But I also hope we can broaden the conversation beyond school shootings. We have one of the highest gun homicide rates in the world, one of the highest suicide-by-gun rates in the world. We’re talking about people killing themselves, not just people killing people. Suicide and homicide aren’t often brought into this conversation. I hope that changes in Memphis.

I also want the march to remind us that we can’t become desensitized to gun violence. Whenever we read that someone was shot, we don’t always think how somebody just lost one of their own. That person will have to go home to empty bedrooms.

What specifically would you like to see happen in Tennessee?

I’m personally not one to advocate for the total removal of guns. I think that’s sometimes an assumption of people who are against protests like March for Our Lives. They assume we want to take all guns away. That’s not necessarily true. But I want a written exam to purchase a gun, like in Japan. I also want a longer wait time when you purchase a gun. I don’t think you should be able to walk into a gun shop and walk out the same day with a weapon. School shootings, or gun violence in general, can often be a spur-of-the-moment decision. What if the person had to wait a few days, weeks or months before they actually got that gun? Would they still feel the same way they did when they first went to buy the gun?

Have you or your family or your friends ever been personally touched by gun violence?

My family has never been a gun family. My parents are immigrants from India, and it’s just never been a thing for us. Going to school where I do, there’s a lot of political viewpoints. Some people are really pro owning guns, some are really against. And it’s an interesting place to talk about this. But also, I’ve gotten to know people from different backgrounds. I know people in Memphis and areas surrounding it who have lost someone to guns. I’ve known people who have lost loved ones to guns in homicides or gang violence.

Starting young

These 11-year-old Brooklyn students are asking New York City to do something about segregated schools

PHOTO: Christina Veiga
Matilda and Eliza Seki, left, and their friends Noa and Benji Weiss, right, collected signatures at a district 15 meeting to discuss middle school integration efforts.

While they learned about the history of segregation, a group of Brooklyn 11-year-olds took a good look around their classrooms and realized their schools weren’t so different from the photos in their textbooks.

So Matilda and Eliza Seki paired up with their friends Noa and Benji Weiss — two sets of twins — and decided to do something about it. They launched a petition on calling on the city to integrate its schools.

“We learned about separate and equal in the civil rights movement, and that it was not equal,” Eliza said, referring to the “separate but equal” legal doctrine once used to justify segregation. “And since there are schools with people of only one race, and it’s all separated, it cannot be equal.”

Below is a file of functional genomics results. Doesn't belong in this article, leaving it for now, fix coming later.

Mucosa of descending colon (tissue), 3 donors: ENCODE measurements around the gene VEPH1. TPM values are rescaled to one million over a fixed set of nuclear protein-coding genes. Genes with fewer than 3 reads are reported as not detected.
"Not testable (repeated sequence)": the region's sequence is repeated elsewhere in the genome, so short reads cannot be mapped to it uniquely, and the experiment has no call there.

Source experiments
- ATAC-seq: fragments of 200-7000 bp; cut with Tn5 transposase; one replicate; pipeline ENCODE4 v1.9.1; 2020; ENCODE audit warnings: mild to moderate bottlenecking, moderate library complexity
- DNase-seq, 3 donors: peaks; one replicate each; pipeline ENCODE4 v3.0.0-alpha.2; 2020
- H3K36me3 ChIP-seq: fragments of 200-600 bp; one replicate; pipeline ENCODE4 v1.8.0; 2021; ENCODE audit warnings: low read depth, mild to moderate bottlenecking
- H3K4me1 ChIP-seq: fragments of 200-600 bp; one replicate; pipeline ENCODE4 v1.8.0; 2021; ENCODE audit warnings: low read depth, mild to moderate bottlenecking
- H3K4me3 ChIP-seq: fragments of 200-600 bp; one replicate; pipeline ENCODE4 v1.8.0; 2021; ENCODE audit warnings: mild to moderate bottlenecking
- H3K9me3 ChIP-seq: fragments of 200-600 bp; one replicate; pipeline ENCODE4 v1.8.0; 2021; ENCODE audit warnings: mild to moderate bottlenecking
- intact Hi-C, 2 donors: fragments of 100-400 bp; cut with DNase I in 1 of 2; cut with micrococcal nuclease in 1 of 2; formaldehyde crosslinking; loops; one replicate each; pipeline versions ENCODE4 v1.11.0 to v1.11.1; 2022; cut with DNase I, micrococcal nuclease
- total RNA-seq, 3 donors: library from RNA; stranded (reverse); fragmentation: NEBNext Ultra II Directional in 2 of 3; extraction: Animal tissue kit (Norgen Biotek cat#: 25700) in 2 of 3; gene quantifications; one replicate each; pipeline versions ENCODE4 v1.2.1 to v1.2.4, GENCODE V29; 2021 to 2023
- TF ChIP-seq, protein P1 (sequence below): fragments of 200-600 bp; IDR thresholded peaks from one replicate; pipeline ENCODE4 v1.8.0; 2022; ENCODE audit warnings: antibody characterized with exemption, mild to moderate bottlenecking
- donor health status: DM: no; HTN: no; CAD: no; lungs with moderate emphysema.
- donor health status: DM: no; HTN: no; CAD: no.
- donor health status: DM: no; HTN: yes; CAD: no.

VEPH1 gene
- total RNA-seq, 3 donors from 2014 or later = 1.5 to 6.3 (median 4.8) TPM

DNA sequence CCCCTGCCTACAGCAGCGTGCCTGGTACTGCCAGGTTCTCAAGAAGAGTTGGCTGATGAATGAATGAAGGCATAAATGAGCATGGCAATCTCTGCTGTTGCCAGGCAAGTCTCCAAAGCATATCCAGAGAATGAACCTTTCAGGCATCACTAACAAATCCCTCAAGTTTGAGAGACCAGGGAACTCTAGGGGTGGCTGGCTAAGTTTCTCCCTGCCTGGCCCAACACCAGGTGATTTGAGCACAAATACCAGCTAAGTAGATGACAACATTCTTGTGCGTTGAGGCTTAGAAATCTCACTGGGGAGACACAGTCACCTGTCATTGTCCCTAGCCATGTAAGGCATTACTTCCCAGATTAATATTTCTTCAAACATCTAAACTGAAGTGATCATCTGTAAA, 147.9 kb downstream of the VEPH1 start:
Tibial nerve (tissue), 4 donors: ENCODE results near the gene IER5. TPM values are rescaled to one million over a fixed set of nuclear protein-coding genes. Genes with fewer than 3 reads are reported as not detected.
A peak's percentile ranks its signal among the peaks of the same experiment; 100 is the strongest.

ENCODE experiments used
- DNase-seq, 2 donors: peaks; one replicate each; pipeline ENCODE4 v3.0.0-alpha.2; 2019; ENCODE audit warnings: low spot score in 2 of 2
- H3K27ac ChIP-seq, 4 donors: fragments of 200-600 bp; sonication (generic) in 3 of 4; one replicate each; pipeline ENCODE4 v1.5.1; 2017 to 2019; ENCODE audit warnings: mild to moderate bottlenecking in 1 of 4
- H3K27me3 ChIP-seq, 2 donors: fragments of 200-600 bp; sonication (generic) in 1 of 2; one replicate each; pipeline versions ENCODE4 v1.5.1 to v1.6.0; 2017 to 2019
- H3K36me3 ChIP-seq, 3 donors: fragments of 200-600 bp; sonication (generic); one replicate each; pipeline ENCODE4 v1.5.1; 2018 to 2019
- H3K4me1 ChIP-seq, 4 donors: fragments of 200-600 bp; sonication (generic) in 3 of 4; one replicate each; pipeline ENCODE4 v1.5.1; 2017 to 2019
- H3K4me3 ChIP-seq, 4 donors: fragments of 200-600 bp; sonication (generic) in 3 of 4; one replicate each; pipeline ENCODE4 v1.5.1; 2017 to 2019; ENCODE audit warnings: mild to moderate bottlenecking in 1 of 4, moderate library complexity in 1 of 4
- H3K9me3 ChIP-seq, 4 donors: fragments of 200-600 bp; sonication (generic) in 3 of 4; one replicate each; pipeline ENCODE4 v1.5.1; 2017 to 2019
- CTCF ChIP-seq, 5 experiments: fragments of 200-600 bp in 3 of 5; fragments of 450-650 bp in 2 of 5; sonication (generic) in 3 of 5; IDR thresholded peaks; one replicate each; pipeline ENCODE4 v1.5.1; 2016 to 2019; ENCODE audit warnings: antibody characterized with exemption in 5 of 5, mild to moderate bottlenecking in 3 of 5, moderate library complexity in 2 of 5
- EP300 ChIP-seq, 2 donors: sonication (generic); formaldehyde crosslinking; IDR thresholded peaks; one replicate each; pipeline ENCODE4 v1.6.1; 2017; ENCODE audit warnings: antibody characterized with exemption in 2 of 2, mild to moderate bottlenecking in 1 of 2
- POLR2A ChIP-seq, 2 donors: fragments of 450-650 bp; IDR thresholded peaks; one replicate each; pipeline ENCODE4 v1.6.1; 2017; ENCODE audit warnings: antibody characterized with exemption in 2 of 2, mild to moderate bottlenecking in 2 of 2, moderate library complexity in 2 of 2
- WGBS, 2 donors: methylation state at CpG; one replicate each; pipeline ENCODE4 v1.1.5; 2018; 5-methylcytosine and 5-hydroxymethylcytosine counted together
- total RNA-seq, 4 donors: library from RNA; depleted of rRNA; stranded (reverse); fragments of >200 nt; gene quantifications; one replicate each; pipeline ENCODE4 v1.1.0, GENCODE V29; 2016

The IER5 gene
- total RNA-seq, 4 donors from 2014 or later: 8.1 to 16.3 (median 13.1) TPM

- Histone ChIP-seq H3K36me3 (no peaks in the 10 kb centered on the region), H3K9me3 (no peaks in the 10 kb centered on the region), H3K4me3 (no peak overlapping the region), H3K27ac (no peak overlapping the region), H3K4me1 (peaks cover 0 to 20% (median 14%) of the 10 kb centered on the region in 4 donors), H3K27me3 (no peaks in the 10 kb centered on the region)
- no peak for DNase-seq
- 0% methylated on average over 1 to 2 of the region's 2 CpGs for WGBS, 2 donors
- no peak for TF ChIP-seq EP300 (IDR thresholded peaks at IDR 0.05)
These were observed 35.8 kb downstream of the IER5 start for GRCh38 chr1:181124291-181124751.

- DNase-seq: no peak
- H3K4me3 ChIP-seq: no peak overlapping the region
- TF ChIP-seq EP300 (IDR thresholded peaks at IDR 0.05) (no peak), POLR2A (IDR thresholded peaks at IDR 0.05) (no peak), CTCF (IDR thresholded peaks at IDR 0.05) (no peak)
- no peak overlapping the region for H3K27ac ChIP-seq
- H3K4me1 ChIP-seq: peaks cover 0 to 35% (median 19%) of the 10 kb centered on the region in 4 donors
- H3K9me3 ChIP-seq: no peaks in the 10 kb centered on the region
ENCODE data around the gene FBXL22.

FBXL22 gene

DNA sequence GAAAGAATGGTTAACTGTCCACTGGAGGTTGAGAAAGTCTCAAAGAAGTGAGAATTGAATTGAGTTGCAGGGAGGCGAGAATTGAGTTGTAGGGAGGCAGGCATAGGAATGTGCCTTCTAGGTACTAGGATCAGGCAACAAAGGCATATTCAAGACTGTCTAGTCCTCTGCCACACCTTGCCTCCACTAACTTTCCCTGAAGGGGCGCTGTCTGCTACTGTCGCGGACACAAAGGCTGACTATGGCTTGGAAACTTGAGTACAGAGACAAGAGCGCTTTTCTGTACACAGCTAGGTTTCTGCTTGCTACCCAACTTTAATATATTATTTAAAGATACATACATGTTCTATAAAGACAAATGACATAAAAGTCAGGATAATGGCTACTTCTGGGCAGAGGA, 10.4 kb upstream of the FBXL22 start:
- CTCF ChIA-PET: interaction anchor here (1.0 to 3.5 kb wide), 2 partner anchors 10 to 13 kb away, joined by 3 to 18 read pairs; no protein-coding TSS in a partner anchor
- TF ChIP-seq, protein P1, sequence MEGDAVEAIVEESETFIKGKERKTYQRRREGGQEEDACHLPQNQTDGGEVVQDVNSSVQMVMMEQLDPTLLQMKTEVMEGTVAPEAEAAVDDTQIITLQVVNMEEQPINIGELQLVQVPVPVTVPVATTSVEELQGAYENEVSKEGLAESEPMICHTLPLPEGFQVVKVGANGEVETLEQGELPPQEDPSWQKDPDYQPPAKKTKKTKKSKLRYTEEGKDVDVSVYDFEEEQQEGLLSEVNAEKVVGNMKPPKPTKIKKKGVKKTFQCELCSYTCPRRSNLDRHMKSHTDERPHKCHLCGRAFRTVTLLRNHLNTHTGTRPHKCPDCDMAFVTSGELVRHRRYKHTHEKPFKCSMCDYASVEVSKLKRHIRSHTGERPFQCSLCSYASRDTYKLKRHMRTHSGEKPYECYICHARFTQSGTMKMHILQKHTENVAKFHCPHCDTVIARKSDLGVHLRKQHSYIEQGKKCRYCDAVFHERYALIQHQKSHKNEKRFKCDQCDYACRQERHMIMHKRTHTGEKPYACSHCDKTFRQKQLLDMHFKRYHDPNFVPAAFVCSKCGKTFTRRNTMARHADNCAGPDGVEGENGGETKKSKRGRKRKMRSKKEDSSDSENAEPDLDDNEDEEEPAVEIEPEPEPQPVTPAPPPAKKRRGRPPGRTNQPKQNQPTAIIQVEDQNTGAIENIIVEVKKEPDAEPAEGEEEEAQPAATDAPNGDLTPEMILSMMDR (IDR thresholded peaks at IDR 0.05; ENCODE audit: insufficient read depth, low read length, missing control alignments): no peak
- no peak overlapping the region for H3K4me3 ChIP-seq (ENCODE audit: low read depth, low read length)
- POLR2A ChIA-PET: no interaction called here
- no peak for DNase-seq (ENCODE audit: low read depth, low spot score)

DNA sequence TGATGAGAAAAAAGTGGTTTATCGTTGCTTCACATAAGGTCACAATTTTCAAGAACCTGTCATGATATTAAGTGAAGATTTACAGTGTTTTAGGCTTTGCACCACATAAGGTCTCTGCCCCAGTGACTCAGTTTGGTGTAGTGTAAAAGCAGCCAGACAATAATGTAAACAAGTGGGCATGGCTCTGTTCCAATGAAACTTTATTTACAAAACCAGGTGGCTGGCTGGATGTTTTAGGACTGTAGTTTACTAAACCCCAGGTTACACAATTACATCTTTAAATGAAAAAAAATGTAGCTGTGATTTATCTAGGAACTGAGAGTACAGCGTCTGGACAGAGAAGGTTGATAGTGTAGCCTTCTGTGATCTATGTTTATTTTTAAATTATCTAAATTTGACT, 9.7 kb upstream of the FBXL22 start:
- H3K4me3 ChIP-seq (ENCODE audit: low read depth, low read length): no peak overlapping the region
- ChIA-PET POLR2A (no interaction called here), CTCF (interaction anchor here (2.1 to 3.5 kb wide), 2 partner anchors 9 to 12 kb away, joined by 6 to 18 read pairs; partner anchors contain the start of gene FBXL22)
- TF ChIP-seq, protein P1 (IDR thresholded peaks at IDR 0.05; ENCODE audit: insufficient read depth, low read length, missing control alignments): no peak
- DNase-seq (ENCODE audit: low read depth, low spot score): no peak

Matilda and Eliza are in the sixth grade at M.S. 839, and Noa and Benji are fifth-graders at P.S. 10. They already have a bit of experience in activism, having joined the Women’s March in D.C., and helping to lead environmental clubs at their school. They hold sophisticated views for kids their age, and are aware of the hurdles ingrained in addressing school segregation.

Describing how housing patterns can tie into school quality, Benji began his thoughts by saying: “Let’s say you’re from a different culture or race and you don’t have as much money as other people do — because we still live in a racist country — and you’re in an area where the housing is cheaper but you don’t have as good schools.”

Across New York City, adults have debated how to spur integration in the country’s largest school system — and one of the most segregated. According to one recent analysis, the city’s most selective high schools enroll 84 percent white and Asian students, even though those groups make up only 30 percent of the city’s student enrollment.

But student-organized groups have also been at the forefront of a grassroots movement for more diverse schools. The work of budding advocates Matilda, Eliza, Noa and Benji caught the attention of some those groups, and they’ve now joined the ranks of Teens Take Charge and IntegrateNYC as some of the youngest members. The changes they’d like to see go beyond admissions policies, but also include a push for additional resources for underserved schools, hiring more teachers of color and curricula that reflects all students and cultures.

“We decided it was an important issue and we wanted to help fix it,” Noa said.

Matilda added: “Our schools should look like our city.”

Their schools are in District 15, where 81 percent of white students are concentrated in just three of the district’s most selective middle schools, according to an analysis by parents. The city has launched a series of public workshops to craft a new admissions model to integrate middle schools there, but these kids already have their own ideas for how to do that.

Benji, who is heading to middle school next year, said it would be “pretty good” if schools stopped picking students based on criteria such as class grades and attendance. Such “screening” contributes to segregation because of a number of factors — from which elementary schools students attend, to their parents’ ability to navigate the complicated admissions process.  

“It’s… important to learn about different peoples’ backgrounds, and religions, and cultures,” he said. “And also to make sure that all kids, no matter their race, religion or where they live can get the same, good education.”